Posts tagged ‘Artistically Political Neurology’

June 4, 2012

Future Communication

“Pretty soon you’ll be able to go to a drive through, go through, and get–get fucked by a machine.” — Old Lady at Church

Technology may have changed the way in which we communicate, but it has not changed the human being’s need for communication. The problem that so many individuals holding onto the old vanguard of communication–the printed text–is not that communication will vanish, but that it will become stupid and vapid. There is some logic to this, as the depth of meaning and content that can be produced in a thoughtfully written manuscript can hardly be achieved through a one hundred character “tweet.”

The difference between a manuscript and a twitter account, however, is not adequately explored by the establishment however. I am of the opinion that a twitter account can indeed produce deeply moving and important content, but it must be understood that the way in which this is achieved is quite different from the way a book achieves this.

The value of twitter lies in the fact that, by following thousands of byte-sized chunks of information, an individual may come to a greater understanding, and even a feeling of personal closeness to the people that they follow on the site. Whether this deep personal understanding is desireable or useful is a matter for debate, but ultimately is not important. What is important is that just as quality may be had in a novel, quality may also be achieved through a twitter account.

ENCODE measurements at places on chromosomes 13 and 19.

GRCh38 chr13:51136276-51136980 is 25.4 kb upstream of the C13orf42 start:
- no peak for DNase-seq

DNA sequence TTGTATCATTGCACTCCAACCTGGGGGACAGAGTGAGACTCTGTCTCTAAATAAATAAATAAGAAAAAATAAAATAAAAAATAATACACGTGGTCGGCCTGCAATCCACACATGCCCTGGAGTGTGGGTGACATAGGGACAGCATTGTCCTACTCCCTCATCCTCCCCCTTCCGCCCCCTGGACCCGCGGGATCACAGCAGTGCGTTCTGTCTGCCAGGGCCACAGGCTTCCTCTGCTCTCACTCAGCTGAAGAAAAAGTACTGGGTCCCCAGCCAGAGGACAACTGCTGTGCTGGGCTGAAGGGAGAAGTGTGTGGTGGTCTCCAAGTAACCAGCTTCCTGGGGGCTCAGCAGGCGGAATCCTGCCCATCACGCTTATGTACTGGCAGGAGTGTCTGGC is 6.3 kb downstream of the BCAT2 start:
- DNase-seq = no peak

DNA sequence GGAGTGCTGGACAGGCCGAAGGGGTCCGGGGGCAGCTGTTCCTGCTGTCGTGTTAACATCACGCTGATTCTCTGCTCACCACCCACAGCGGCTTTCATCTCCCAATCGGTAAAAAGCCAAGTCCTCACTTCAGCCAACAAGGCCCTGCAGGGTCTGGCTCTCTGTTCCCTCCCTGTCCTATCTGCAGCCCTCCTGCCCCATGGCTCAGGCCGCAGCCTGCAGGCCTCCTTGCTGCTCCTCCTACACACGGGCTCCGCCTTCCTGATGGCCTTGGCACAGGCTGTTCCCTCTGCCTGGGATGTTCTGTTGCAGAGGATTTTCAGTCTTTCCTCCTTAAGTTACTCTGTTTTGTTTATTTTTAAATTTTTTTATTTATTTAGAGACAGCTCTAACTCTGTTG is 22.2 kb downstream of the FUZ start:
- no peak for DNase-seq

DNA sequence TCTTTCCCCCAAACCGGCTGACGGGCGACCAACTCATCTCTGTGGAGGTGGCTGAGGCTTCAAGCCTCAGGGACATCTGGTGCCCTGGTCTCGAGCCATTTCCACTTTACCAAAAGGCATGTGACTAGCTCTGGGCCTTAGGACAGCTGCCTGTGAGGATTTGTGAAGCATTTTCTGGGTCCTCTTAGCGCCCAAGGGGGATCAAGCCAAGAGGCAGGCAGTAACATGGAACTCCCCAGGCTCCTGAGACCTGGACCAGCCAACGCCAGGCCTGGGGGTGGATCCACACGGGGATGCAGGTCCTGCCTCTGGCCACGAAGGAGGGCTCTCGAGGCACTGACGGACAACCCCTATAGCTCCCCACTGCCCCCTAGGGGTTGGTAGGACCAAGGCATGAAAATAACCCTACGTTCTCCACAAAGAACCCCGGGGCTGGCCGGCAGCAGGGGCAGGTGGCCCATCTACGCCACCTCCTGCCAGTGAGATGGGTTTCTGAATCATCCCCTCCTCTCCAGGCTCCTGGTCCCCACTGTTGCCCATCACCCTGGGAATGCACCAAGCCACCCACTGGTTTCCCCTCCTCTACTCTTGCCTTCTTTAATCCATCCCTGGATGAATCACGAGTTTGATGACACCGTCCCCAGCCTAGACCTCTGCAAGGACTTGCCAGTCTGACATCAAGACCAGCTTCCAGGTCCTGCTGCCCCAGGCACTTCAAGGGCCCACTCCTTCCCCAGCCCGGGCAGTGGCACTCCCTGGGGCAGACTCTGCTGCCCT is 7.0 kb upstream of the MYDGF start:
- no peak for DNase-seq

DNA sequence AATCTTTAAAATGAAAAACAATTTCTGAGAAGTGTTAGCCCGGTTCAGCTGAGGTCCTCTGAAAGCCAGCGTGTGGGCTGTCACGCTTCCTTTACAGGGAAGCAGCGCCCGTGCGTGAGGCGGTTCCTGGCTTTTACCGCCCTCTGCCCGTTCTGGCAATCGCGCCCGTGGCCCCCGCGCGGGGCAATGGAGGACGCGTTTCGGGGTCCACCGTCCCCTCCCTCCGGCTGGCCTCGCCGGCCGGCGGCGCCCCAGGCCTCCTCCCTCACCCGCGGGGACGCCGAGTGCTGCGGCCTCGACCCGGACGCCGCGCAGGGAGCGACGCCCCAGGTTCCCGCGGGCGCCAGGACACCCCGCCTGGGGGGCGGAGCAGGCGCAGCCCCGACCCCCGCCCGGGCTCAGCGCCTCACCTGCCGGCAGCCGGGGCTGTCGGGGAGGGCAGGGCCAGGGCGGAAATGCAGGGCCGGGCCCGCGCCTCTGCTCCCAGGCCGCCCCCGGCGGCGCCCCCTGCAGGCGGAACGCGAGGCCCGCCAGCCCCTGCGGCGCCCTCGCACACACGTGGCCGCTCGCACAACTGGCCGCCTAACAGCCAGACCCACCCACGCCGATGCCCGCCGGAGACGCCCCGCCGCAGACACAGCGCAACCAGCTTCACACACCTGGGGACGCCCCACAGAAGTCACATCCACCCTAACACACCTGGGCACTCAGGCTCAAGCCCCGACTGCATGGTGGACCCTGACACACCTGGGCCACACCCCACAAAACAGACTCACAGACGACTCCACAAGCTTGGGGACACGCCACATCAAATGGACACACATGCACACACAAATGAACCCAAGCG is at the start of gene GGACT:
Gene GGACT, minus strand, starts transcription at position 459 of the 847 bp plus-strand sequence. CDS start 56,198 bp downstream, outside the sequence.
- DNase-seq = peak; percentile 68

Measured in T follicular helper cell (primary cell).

The real problem, it seems, is the ever growing library of techniques that may be used in communicating ideas and concepts. We as a species have far more ways for communicative dissonance than any other species on the planet(although this would probably have been true in ancient times as well, but the point stands). I don’t suppose that an individual can divide his time equally between all of the mediums that fight for his attention. Furthermore, there is the risk of societal fracture, where subsets of a culture diverge towards different mediums, ultimately becoming incompetent to communicate through other mediums, perhaps even losing their ability wholesale.